Iryapatha, aka: Īryāpatha, Irya-patha; 6 Definition(s)
General definition (in Buddhism)
Īryāpatha (ईर्यापथ):—What is the bearing (īryāpatha) of the Buddha? The bearing is the four physical movements or postures:
- walking (caṅkrama), Like the king of the elephants (nāgarāja), the Buddha turns his body in order to look.
- standing (sthāna), He sits cross-legged with his body upright.
- sitting (niṣīdana), He always lies down on his right side and places his knees one on top of the other.
- lying down (śayyā), When he eats, he is not attached to the taste; for him, good and bad food are the same.
As for the postures (īryāpatha) of the dharmakāya Buddhas, they are: In one single stride (ekena padena), they traverse, in the east, universes as many as the sands of the Ganges, and the sermons (dharamdeśana) of their brahmic voice (brahmasvara) has the same range.Source: Wisdom Library: The Treatise on the Great Virtue of Wisdom, Volume V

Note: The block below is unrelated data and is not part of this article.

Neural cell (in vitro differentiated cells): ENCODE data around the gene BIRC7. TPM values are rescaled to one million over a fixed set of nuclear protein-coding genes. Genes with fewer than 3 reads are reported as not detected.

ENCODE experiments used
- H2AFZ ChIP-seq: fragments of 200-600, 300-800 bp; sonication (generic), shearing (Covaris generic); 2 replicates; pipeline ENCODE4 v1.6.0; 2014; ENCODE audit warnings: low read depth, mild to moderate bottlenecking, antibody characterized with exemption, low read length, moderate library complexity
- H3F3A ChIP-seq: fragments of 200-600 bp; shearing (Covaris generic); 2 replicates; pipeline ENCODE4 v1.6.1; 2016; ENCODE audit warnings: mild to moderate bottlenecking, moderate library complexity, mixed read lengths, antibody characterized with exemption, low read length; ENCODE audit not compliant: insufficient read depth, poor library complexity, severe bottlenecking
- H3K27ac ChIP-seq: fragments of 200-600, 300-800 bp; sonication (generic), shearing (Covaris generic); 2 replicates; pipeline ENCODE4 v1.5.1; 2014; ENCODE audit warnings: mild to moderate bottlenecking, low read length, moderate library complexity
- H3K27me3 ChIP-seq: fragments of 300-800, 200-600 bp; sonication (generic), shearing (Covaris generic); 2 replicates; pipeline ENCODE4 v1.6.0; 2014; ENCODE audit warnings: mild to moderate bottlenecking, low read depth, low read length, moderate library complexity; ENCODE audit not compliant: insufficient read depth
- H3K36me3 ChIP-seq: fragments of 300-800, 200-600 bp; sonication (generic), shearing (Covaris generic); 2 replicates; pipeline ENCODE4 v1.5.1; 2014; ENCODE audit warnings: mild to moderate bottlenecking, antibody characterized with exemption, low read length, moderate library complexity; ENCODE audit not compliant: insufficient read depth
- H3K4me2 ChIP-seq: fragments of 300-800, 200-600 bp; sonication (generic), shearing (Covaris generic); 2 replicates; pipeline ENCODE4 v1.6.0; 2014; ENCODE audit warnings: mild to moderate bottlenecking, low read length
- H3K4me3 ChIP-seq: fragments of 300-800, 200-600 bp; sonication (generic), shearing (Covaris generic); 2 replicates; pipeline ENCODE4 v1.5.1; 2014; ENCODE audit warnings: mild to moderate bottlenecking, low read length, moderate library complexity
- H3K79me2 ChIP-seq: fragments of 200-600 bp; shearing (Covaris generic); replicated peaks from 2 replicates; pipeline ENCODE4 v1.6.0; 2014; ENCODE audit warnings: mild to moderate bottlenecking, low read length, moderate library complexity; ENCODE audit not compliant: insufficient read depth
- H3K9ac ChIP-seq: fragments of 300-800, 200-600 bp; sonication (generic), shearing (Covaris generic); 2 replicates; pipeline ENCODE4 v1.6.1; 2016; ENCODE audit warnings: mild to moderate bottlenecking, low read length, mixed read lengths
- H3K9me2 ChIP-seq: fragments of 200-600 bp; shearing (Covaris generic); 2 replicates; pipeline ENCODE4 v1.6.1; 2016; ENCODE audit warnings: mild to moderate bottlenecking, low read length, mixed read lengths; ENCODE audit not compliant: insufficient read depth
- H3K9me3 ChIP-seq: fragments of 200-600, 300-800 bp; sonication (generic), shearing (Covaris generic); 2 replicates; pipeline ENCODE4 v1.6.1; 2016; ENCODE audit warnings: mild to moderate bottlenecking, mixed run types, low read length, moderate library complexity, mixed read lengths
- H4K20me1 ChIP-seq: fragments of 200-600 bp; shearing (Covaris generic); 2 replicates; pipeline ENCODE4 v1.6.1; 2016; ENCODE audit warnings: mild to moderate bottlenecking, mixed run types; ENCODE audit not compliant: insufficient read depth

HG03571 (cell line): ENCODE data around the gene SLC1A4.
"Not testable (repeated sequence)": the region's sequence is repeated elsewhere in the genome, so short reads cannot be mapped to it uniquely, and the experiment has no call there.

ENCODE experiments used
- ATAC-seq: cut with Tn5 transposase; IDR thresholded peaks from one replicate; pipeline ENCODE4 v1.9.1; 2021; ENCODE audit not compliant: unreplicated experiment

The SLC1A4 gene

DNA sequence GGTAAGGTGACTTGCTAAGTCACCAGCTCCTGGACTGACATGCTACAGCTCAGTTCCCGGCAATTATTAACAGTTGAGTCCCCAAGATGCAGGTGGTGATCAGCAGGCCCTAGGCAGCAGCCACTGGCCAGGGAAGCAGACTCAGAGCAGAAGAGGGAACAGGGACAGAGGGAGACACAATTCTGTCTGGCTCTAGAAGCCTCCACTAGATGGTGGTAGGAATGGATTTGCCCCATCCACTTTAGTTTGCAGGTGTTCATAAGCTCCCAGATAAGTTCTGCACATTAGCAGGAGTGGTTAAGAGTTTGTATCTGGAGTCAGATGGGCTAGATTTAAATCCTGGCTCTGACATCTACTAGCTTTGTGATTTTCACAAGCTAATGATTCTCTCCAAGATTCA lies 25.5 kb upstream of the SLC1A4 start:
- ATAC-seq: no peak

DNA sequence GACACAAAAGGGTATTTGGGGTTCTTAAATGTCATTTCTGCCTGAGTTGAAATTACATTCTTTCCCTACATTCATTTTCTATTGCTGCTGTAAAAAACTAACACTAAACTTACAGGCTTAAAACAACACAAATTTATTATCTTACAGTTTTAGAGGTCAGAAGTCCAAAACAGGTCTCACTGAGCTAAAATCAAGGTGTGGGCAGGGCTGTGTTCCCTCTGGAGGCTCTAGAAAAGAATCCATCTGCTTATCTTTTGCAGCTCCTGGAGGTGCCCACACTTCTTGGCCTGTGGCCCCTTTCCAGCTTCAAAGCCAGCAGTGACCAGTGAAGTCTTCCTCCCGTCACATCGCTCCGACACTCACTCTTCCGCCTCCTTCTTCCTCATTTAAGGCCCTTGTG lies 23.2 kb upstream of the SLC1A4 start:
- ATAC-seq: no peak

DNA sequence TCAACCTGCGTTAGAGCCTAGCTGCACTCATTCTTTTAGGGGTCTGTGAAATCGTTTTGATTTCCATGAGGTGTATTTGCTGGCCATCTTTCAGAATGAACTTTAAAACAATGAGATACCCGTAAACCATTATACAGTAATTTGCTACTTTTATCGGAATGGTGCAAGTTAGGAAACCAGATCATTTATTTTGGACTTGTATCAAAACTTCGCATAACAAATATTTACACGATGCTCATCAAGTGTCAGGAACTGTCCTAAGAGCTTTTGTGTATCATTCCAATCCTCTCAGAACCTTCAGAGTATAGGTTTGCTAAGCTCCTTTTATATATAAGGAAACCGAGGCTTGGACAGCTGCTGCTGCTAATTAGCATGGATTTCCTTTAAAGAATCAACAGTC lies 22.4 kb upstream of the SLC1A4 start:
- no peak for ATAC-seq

1) īryā-patha [iriyā-patha] ways of movement. The Sanskrit root īr means to go or to move. Īryā-patha connotes bodily postures, namely, walking, standing, sitting and lying. In the Satipaṭṭhāna Sutta these postures are mentioned as objects of contemplation. The purpose behind considering them as objects of contemplation is that while walking the aspirant fully understands that walking is a mere action; there is no agent behind the action. Thus he remains free from the notion of an eternal soul.
2) iriyā-patha (lit. 'ways of movement'): 'bodily postures', i.e. going, standing, sitting, lying. In the Satipaṭṭhāna Sutta (s. Satipaṭṭhāna), they form the subject of a contemplation and an exercise in mindfulness.